NYC- and European-based textile artist and writer, Abigail Doan, is an advocate for artisan and slow craft methods for both wearable and functional product design.
Iceland, the land of the midnight sun and geological hot spots, will have its own floating stage at the Venice Biennale's 55th International Art Exhibition which officially opens on Saturday, June 1st. Artist Katrín Sigurdardóttir has created Foundation (2013), a site-specific sculptural installation for the Lavenderia/The Old Laundry at the Palazzo Zenobio in Dorsoduro—one of the six sestieri of Venice.
Using authentic crafting techniques handed down through generations, women from rural villages in the oasis of M’hamid El Ghizlane in the Sahara Desert transform cast-off textiles and donated clothing into each "co-designed" Carpet of Life. This unique recycling concept is based on traditional Moroccan carpets called Boucherouite or Boucherwi, typically made by families from nomadic backgrounds. Each piece is totally one-of-a-kind and created intuitively by the artisans in response to donated materials provided by clients for commissioned carpets.
Kinship in design is often viewed as simply a matter of showing relations, both formally and historically, between objects that share color, pattern, and local craft strategies. Totemism, however, often takes a "system of belief" one step further by introducing supernatural connections and avant-garde expressions that blend the folkloric and iconic in stirring ways. In this spirit, we reached out to Li Edelkoort, world-renowned trend forecaster, to describe some of the layered creations in her artfully curated exhibit,'TOTEMISM: Memphis meets Africa' at this past weekend's Design Indaba Expo.
The Memphis movement burst onto the scene in 1981 when its designers made waves at the Milan Furniture Fair with irreverently bold, Pop-style designs that challenged Modernist notions of good taste and functionality. Created as a language that challenged the aesthetic of clean lines, the market appeal of the understated, and the usefulness of design coherence, Memphis rippled out to ceramics, glassware, furniture, interior design, and urban architecture, specifically building facades. The movement embraced the unexpected in design as well as the ubiquitous in life.
The BIO biennial in Ljubljana has been highlighting contemporary trends in international design for close to fifty years now, but not everyone on the global circuit might be aware of the diverse talent that has been showcased since the first exhibition in 1964. Slovenia's Museum of Architecture and Design (MAO) is the biennial's host, and with over 437 submissions from 38 countries for 2012, the jurors and curators for BIO 23 had the challenging task of selecting the best examples of innovative design influenced by modern technology, multi-disciplinary methods, and the exploration of natural systems.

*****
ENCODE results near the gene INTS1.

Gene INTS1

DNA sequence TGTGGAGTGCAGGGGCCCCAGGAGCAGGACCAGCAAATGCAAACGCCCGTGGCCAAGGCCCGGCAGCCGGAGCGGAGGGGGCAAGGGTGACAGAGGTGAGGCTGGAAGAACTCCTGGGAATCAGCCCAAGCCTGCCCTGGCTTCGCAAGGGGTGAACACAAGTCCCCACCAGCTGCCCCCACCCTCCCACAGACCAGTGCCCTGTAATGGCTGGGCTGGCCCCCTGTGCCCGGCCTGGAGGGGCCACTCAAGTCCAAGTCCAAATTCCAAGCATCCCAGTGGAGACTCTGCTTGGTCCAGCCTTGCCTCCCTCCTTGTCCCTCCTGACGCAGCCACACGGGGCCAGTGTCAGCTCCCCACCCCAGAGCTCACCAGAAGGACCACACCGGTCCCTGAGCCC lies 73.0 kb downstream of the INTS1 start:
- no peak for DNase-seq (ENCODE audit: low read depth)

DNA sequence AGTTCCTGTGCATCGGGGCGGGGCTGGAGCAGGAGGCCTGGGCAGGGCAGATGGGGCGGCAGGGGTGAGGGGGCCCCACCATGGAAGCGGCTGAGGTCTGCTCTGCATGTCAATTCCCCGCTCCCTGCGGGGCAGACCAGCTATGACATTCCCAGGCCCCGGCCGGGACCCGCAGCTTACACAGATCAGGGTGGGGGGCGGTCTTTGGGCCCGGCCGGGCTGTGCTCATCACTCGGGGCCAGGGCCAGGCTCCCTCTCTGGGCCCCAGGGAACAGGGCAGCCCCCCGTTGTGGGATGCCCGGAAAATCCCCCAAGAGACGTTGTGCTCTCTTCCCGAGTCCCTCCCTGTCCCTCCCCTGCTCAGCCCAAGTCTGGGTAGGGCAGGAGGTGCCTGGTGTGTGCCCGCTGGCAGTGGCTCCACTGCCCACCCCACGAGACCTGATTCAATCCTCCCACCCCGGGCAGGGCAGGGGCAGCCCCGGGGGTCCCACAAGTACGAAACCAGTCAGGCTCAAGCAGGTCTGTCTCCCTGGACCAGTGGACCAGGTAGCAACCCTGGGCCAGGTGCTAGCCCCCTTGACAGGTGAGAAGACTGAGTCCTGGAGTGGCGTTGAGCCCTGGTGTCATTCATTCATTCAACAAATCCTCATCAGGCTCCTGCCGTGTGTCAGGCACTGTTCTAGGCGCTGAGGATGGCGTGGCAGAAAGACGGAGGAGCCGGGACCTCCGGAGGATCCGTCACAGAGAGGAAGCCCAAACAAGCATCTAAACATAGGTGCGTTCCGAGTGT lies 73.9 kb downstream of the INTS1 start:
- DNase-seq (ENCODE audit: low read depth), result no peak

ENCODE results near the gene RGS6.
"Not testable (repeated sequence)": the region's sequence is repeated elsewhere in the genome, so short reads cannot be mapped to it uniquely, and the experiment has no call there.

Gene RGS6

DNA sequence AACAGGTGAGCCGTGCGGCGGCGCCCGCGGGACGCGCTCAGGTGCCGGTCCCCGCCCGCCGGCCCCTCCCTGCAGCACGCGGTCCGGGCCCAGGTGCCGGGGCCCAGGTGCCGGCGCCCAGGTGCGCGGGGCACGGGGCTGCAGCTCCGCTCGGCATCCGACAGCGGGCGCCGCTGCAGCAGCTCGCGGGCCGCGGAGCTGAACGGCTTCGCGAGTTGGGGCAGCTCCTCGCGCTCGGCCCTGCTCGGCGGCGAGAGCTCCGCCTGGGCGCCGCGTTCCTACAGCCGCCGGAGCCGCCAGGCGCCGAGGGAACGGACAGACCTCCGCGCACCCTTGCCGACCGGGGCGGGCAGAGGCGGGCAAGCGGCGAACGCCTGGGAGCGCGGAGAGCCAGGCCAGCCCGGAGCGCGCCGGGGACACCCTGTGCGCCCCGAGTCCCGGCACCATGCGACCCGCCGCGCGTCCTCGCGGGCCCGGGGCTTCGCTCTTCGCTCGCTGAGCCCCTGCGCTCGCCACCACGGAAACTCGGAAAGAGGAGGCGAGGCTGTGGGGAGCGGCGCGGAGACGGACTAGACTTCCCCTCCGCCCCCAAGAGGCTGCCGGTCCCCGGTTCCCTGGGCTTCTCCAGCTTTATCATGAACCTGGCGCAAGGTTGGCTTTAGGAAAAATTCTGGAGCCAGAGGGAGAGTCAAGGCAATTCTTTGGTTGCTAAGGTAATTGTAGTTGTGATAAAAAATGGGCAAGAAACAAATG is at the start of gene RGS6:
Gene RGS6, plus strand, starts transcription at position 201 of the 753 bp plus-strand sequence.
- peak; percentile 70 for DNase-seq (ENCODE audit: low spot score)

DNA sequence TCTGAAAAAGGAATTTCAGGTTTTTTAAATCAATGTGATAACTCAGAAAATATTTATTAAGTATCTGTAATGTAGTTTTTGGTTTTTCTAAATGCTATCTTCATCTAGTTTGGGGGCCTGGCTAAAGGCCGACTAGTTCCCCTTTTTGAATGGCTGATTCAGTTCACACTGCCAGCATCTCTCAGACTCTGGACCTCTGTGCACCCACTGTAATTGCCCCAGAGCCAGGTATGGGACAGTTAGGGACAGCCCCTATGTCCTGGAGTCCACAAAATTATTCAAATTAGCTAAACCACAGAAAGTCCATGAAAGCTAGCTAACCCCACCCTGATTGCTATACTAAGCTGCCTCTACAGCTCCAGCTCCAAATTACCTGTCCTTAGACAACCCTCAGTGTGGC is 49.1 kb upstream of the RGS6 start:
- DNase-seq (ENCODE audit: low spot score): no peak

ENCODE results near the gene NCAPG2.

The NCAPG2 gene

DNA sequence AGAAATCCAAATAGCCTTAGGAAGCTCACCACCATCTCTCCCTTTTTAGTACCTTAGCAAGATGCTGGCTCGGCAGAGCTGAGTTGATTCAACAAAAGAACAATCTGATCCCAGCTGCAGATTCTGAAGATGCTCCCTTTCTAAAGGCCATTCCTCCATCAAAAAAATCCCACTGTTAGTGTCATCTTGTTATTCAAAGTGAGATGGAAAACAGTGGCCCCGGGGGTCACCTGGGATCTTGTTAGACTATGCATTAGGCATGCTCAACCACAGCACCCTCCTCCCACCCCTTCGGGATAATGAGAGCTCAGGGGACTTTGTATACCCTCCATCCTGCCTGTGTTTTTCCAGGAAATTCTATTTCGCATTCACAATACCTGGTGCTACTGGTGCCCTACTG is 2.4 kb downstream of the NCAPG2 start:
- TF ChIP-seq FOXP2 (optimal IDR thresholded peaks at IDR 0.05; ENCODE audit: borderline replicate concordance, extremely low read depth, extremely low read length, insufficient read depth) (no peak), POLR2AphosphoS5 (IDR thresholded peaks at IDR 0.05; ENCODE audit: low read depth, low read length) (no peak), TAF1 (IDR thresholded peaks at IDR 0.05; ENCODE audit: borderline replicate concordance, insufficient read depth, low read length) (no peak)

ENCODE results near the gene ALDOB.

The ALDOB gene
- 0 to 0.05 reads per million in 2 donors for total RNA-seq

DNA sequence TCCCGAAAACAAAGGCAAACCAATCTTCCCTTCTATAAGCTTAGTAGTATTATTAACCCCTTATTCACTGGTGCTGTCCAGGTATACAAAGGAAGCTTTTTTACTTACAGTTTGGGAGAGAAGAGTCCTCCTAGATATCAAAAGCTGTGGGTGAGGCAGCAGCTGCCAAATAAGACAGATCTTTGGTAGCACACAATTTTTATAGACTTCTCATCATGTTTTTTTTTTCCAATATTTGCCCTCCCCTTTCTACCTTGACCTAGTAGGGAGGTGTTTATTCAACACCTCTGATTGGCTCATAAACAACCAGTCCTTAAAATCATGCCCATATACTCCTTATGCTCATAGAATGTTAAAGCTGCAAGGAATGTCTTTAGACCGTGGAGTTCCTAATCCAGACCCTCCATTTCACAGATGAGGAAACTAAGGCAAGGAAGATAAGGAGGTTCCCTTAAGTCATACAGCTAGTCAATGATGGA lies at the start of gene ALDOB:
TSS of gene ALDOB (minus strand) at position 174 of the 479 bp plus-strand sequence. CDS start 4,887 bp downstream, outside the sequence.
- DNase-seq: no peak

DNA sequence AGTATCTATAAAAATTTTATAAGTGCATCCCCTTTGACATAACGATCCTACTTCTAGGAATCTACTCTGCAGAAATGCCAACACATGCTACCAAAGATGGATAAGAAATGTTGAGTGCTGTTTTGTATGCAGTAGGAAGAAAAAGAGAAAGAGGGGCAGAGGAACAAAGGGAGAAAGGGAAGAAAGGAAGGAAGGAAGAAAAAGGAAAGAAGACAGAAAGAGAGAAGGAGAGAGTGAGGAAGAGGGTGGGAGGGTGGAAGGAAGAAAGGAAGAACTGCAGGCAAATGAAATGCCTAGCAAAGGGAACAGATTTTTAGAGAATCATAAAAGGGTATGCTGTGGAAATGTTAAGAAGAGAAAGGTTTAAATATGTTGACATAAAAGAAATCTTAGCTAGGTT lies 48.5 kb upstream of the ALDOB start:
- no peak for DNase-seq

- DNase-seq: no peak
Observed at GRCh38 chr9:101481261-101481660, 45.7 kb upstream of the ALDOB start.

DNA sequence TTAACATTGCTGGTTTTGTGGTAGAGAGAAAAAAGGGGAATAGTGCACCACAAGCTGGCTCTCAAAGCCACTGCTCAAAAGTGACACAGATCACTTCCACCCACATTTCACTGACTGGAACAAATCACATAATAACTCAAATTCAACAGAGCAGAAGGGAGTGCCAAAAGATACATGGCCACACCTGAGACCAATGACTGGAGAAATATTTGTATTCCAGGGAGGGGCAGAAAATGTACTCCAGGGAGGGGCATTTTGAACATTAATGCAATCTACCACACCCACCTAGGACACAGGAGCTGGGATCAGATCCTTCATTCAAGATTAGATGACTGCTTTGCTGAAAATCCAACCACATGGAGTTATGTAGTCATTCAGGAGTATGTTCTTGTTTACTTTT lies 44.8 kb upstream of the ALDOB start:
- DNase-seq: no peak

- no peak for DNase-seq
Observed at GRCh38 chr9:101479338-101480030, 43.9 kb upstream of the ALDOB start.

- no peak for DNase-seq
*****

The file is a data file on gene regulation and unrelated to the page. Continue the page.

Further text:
Margo Konings and Margriet Vollenberg of Organisation in Design were the joint curators for this year's exhibition theme, Design Relations, which was aimed at comprehensive ideas related to technology, digitalization, globalization, and product design. Folded into these categories were timely topics such as health, machines, and processes; back to craft, counter reaction, data processing, graphics; and proposals linked to industry left-overs, social/local phenomena, the urban environment, and smart solutions. We have highlighted several of the award winners in our gallery slideshow, with specifics about some of the more unusual materials, methods, and conceptual strategies employed.
Mesh and wireframe structures might typically be reserved for the architectural design realm, but Dutch designer Maria Blaisse aims to expand the rules of textiles and flexible materials with her long-standing commitment to movement research. Blaisse's latest exhibition, Moving Meshes, highlights the resilience of bamboo as a medium for expanding and contracting volumes, which are based on improvisational gestures and the body as the critical element in the animation of material and form. Currently on view in the château interiors of Domaine de Boisbuchet, an international center for experimentation in design and architecture, Blaisse's work is a fluid exploration of volume and spatial control—quite modern for the setting of a country estate in the Southwest of France.